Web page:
Prosecutors drop charge against Missouri governor
St. Louis – Prosecutors on Monday abruptly dropped an invasion-of-privacy charge against Missouri Gov. Eric Greitens but said they still hope to pursue a case against him for allegedly taking a revealing photo of a woman with whom he has acknowledged having an affair.
The surprise move, announced after the third day of jury selection, came after the judge had granted a request by Greitens’ lawyers to call St. Louis Circuit Attorney Kim Gardner as a witness for the defense. Greitens’ defense team has repeatedly criticized Gardner’s handling of the case, particularly her hiring of private investigator William Tisaby, whom Greitens’ lawyers have accused of perjury.
“The court’s order places the Circuit Attorney in the impossible position of being a witness, subject to cross-examination,” including by her own subordinates, Gardner spokeswoman Susan Ryan said in a statement.
It “leaves the Circuit Attorney no adequate means of proceeding with this trial,” Ryan said. “Therefore, the court has left the Circuit Attorney with no other legal option than to dismiss and refile this matter.”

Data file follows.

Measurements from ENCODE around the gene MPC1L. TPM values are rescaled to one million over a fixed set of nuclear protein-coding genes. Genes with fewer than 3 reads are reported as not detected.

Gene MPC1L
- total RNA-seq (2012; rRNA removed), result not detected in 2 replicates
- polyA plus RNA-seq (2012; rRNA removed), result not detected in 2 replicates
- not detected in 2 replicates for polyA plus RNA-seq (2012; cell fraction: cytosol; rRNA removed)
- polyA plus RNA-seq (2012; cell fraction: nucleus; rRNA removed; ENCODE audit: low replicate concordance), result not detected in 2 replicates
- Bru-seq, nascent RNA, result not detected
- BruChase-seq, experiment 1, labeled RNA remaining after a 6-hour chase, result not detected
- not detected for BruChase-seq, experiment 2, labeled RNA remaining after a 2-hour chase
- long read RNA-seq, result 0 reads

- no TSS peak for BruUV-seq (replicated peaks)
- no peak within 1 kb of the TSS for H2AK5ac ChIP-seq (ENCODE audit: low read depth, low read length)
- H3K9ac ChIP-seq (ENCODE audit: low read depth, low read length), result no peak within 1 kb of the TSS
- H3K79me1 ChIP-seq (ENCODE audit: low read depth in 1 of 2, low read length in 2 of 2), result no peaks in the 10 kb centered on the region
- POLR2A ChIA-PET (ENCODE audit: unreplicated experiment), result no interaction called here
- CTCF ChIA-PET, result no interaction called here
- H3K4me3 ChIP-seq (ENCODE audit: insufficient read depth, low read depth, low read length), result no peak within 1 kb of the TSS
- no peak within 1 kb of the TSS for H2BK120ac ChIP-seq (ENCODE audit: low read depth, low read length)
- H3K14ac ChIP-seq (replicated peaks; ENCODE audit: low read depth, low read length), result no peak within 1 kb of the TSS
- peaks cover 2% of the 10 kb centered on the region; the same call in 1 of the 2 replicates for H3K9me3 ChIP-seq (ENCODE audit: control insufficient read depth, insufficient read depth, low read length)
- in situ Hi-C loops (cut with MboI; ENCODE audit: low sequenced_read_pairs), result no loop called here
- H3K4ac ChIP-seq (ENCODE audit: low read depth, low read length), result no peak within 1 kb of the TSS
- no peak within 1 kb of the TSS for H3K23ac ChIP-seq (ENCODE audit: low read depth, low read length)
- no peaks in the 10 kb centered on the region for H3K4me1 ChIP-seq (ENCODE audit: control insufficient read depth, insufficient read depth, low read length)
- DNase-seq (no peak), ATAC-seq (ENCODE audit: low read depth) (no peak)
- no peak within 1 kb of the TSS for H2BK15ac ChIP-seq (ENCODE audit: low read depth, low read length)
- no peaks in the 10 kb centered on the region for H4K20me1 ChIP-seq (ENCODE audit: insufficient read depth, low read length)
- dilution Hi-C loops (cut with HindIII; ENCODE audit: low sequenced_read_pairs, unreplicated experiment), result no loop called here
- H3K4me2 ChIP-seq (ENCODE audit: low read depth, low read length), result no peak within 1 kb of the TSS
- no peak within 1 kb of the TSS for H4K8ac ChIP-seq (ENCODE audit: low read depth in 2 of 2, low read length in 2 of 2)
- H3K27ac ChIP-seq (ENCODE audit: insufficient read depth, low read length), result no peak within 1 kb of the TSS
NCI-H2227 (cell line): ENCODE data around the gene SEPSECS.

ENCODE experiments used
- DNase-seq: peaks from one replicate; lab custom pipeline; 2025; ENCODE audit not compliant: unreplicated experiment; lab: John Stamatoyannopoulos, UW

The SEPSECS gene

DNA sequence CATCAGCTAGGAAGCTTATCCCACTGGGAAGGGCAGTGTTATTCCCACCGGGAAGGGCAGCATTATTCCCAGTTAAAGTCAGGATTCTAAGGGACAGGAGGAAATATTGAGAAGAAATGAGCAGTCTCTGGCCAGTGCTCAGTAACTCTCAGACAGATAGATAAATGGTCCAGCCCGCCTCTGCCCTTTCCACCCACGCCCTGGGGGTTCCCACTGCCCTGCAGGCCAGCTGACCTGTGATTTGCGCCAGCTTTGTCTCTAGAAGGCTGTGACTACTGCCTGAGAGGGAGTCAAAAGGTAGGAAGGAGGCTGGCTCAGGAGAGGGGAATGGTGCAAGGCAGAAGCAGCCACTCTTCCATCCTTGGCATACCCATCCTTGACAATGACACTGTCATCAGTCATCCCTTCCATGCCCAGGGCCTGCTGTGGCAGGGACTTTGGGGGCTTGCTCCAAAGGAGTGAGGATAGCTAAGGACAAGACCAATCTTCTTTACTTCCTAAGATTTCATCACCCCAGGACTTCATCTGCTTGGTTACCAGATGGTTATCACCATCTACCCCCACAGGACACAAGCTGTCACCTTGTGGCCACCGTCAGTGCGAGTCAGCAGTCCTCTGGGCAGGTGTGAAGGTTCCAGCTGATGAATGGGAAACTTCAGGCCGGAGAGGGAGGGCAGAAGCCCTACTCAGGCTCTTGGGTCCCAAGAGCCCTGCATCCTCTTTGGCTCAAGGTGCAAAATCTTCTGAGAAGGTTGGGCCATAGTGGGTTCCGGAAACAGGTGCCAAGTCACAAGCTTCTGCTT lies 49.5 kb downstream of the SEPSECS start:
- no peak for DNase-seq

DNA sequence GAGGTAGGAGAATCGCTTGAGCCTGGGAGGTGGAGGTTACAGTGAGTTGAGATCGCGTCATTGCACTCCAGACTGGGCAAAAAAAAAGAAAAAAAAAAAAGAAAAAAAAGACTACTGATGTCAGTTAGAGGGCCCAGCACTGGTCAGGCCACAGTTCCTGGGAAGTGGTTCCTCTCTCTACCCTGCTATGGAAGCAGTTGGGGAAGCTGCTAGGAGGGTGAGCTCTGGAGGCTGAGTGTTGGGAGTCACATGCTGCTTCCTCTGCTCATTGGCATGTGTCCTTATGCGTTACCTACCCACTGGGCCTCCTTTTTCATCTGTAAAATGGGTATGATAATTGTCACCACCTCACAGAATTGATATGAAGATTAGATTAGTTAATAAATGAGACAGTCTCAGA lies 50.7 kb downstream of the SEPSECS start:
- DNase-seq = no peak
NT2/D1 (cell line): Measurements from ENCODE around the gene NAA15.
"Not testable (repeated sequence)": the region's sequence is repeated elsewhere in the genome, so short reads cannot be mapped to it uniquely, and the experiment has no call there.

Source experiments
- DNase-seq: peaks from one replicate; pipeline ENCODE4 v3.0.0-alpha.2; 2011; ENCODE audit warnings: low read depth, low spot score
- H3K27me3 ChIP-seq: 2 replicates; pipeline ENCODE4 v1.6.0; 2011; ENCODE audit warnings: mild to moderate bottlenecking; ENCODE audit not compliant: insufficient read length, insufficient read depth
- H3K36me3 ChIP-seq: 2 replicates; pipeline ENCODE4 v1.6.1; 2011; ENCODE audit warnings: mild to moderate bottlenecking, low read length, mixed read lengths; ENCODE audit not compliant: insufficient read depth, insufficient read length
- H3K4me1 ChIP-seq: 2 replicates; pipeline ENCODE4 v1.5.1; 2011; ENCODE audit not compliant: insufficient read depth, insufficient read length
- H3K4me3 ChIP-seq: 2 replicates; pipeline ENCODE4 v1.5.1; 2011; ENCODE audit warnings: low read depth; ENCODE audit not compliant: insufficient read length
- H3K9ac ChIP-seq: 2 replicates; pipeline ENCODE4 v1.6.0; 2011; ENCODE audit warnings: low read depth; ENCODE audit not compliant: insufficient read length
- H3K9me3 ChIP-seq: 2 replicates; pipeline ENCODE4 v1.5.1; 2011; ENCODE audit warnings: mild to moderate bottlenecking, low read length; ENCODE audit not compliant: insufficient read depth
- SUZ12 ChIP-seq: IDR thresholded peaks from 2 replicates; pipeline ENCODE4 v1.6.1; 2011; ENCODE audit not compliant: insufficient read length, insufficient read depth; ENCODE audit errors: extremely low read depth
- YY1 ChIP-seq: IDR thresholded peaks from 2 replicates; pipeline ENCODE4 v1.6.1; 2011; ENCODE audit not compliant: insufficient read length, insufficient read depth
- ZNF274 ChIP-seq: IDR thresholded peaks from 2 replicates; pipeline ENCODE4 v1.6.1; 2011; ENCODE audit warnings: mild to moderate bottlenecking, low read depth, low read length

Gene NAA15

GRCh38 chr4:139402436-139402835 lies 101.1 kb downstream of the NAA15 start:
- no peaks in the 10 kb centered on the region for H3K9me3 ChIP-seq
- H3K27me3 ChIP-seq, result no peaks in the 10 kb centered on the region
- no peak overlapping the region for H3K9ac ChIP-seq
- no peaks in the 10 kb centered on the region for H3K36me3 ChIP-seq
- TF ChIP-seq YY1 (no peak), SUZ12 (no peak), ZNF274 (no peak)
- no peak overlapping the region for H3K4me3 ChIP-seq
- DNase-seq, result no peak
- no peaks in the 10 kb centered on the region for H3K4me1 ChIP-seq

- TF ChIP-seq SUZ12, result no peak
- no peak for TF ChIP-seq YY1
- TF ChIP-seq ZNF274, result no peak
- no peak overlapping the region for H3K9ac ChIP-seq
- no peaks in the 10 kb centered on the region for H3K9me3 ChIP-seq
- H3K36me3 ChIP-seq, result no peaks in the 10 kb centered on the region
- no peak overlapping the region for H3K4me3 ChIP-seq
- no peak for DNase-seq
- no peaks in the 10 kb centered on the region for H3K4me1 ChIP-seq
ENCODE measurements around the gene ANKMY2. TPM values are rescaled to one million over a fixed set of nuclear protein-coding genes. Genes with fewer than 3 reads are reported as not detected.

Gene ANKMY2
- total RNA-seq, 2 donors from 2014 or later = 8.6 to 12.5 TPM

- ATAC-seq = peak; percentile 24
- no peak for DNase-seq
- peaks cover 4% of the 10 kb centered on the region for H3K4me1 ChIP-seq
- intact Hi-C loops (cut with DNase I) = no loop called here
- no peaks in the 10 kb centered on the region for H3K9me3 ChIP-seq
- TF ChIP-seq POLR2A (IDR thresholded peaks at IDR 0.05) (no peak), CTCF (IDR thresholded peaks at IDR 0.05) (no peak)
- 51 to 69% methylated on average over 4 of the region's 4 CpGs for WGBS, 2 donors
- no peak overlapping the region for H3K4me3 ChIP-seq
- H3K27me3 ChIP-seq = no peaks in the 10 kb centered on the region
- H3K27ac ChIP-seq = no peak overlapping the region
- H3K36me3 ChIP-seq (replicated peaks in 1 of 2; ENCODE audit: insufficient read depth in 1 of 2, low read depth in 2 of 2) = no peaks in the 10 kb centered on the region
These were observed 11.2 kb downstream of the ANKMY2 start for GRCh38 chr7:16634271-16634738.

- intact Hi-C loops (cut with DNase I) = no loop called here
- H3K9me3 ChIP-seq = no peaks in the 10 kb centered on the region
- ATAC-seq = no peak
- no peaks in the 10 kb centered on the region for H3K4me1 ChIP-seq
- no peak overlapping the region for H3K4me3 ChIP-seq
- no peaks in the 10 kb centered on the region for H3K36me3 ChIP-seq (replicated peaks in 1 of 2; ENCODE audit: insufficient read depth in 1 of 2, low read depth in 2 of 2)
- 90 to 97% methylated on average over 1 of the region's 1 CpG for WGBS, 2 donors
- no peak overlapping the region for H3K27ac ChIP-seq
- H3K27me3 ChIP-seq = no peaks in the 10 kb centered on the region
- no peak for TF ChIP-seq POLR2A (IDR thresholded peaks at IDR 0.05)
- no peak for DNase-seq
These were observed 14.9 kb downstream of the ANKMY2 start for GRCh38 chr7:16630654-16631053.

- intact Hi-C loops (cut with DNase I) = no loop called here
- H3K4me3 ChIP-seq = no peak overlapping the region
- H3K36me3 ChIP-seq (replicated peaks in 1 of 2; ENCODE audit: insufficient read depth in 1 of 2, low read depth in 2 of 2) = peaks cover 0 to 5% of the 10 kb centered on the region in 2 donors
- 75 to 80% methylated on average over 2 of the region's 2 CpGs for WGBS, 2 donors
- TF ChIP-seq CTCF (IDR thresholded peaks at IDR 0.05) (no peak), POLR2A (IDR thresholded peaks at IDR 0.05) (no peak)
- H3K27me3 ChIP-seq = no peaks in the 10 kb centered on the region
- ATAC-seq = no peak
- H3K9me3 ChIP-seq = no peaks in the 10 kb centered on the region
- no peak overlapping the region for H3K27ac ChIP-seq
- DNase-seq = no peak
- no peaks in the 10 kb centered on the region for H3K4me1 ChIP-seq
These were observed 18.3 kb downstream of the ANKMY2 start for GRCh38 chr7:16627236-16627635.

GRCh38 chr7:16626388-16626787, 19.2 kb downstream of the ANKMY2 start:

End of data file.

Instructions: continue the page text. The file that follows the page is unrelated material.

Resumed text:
She said a decision will be made later to either seek a special prosecutor or appoint one of Gardner’s assistants to proceed.
Greitens, 44, was charged with felony invasion of privacy for allegedly taking and transmitting a photo of an at least partially nude woman without her permission in 2015. If convicted, Greitens could have faced up to four years in prison. Greitens has denied criminal wrongdoing but has declined to directly answer questions about whether he took the photo.
Greitens has rejected calls to resign from both Republicans and Democrats since he first admitted in January that he had an affair before he was elected governor in 2016.
The woman, who has been identified only as K.S. in court filings, has testified that Greitens bound her hands to exercise equipment in March 2015 in the basement of his St. Louis home, blindfolded her and removed her clothes before she saw a flash and heard what sounded like the click of a cellphone camera. She has said Greitens threatened to disseminate the photo if she spoke of their encounter but later told her he had deleted it.
Greitens’ indictment in February prompted the Missouri House to launch its own investigation. It released a report in April containing more testimony from the woman that Greitens had restrained, slapped, shoved, threatened and belittled her during a series of sexual encounters that at times left her crying and afraid.
The committee released a second report May 2 with testimony about how Greitens’ gubernatorial campaign had used a donor list from The Mission Continues without the permission of the St. Louis-based veterans’ charity he founded. Greitens also faces a felony charge in St. Louis for disclosing the donor list to his political fundraiser, though no trial date has been set.